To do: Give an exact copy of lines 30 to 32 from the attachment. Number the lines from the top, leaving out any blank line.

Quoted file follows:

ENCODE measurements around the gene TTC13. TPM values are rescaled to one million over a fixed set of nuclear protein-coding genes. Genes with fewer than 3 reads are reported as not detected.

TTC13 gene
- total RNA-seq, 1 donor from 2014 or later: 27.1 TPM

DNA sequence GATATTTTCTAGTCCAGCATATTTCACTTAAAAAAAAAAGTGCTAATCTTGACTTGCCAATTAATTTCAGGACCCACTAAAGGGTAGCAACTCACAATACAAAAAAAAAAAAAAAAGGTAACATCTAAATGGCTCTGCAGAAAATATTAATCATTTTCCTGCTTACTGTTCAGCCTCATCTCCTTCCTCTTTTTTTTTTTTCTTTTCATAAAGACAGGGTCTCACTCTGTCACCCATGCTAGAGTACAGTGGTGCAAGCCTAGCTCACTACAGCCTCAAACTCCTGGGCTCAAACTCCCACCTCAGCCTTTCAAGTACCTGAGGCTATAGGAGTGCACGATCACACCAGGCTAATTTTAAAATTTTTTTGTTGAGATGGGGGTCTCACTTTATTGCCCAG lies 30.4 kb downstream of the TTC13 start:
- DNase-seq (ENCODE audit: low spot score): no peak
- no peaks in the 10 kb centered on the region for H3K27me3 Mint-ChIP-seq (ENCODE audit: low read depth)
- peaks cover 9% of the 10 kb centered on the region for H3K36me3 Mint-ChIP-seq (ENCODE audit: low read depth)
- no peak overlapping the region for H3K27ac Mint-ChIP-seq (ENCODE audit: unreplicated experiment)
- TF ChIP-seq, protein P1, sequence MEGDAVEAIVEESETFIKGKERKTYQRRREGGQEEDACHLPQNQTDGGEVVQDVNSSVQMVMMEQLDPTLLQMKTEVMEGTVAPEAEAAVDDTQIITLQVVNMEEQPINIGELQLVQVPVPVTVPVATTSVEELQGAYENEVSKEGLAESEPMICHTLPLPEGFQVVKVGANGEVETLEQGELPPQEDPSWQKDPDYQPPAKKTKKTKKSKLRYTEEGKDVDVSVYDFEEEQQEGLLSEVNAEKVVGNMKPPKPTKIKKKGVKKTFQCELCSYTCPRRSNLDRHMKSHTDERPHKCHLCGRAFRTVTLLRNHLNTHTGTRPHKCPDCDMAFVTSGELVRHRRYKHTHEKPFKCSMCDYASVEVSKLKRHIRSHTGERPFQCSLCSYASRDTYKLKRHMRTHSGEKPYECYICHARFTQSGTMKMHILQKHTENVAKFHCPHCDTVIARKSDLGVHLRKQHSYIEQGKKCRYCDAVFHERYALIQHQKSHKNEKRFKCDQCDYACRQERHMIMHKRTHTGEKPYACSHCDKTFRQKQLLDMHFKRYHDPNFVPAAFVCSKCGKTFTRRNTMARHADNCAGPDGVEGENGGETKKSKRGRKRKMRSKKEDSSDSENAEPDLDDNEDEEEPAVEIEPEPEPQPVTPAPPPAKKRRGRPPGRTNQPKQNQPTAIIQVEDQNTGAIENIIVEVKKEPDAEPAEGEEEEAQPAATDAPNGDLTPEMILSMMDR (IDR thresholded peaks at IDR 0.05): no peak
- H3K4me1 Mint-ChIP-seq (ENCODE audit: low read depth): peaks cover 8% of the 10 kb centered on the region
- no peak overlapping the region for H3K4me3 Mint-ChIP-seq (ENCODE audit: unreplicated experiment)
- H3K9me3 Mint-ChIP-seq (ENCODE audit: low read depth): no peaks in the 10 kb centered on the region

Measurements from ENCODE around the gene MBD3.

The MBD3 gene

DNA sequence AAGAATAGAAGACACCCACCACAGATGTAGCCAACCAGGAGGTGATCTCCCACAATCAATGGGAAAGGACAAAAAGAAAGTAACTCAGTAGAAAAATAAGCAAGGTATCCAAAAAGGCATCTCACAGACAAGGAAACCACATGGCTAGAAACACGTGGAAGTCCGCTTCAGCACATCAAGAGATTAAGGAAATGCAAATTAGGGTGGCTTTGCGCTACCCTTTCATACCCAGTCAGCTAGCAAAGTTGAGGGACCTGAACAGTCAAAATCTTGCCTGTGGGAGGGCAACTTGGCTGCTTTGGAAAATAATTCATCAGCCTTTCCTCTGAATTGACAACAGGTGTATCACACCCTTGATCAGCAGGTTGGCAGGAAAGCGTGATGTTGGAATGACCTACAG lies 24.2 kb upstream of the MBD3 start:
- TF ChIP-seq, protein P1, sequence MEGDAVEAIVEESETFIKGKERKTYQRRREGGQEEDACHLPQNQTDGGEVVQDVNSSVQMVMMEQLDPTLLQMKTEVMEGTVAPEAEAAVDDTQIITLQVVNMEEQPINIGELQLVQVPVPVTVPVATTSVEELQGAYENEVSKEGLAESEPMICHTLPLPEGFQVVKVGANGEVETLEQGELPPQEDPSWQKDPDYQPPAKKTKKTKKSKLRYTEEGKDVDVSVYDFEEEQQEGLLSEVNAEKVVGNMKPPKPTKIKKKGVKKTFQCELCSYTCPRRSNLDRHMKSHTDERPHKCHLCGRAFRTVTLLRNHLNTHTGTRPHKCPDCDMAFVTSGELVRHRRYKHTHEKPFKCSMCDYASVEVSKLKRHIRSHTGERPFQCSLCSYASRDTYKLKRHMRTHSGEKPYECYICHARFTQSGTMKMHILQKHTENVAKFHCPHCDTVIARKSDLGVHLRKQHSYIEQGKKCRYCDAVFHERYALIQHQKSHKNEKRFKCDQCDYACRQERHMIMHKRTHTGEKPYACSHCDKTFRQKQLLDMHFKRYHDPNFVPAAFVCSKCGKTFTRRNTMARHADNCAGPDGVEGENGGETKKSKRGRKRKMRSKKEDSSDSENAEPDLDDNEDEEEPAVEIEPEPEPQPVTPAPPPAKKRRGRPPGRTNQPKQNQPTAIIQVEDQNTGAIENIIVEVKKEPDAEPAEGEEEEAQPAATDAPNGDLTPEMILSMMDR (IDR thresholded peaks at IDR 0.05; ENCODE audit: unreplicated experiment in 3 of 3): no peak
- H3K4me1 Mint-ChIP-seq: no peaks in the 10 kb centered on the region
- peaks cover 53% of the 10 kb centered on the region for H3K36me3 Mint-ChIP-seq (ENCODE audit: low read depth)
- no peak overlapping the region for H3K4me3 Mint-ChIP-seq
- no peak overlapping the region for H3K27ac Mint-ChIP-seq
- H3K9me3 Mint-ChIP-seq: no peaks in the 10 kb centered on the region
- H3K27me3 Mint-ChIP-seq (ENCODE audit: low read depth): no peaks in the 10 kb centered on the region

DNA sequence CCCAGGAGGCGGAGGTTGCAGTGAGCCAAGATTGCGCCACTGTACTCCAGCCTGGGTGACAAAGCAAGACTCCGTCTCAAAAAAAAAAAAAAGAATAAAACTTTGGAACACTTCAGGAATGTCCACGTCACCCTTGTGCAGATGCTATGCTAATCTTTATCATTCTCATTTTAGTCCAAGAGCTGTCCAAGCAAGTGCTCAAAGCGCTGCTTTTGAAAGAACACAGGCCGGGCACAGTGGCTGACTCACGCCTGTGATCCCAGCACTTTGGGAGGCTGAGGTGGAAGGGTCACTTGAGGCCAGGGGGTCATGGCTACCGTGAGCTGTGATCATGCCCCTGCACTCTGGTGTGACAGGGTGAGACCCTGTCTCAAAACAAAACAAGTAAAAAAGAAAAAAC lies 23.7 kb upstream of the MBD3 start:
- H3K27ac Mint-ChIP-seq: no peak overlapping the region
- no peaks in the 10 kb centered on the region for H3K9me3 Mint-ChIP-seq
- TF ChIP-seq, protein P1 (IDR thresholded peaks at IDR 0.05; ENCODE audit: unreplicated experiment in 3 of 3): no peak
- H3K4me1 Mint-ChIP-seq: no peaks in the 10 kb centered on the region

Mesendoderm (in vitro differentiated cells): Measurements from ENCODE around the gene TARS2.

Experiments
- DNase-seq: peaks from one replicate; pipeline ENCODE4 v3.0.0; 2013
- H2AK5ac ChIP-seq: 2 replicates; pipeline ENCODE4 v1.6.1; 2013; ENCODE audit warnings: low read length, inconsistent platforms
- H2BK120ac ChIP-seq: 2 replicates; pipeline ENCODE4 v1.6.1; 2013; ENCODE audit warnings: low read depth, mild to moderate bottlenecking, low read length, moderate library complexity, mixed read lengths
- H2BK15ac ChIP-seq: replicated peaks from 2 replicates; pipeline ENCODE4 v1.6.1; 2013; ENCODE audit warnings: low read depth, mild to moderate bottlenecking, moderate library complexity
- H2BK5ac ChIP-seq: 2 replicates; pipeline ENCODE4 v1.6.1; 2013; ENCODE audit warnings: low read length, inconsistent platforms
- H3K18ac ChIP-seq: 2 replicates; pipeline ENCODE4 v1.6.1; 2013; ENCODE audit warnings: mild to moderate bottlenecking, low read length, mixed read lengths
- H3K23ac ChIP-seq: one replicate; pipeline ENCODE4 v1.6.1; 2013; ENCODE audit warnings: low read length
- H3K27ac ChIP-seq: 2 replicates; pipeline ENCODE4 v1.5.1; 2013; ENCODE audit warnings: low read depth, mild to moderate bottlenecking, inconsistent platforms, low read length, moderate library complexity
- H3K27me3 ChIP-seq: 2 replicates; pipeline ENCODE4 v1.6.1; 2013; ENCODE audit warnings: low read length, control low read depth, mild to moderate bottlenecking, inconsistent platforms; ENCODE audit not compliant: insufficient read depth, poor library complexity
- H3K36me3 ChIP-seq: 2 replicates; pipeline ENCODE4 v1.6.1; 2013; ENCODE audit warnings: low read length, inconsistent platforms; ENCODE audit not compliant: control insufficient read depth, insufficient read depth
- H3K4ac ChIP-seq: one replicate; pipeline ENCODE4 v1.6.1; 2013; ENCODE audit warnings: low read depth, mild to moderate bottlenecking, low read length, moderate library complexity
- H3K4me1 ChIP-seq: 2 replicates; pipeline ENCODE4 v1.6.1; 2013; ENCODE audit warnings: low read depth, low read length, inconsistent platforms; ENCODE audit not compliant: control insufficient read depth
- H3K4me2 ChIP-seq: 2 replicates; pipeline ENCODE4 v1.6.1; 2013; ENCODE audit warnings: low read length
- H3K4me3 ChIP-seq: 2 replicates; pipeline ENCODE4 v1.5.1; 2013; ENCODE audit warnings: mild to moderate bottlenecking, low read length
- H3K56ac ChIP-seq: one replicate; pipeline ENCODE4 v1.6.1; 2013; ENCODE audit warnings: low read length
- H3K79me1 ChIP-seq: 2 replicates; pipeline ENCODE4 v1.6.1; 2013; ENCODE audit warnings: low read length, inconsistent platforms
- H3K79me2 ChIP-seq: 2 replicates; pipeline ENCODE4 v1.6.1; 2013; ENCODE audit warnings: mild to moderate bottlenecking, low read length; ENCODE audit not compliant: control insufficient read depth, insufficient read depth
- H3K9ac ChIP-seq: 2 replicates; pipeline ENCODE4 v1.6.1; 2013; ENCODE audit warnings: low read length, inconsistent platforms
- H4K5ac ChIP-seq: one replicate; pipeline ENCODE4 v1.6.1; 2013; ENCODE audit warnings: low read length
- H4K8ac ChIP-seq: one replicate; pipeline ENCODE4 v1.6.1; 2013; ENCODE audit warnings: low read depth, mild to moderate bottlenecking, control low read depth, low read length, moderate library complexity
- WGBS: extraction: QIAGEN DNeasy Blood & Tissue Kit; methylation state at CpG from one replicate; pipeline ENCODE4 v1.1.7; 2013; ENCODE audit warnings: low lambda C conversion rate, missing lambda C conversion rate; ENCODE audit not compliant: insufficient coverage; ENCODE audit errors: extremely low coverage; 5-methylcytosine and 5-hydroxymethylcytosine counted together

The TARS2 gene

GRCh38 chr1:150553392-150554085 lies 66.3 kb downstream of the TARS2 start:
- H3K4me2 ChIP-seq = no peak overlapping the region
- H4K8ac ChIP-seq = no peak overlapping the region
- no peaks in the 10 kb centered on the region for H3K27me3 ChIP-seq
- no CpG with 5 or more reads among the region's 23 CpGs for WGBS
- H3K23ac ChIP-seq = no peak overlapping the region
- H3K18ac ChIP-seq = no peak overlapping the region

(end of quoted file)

- DNase-seq: peaks from one replicate; pipeline ENCODE4 v3.0.0; 2013
- H2AK5ac ChIP-seq: 2 replicates; pipeline ENCODE4 v1.6.1; 2013; ENCODE audit warnings: low read length, inconsistent platforms
- H2BK120ac ChIP-seq: 2 replicates; pipeline ENCODE4 v1.6.1; 2013; ENCODE audit warnings: low read depth, mild to moderate bottlenecking, low read length, moderate library complexity, mixed read lengths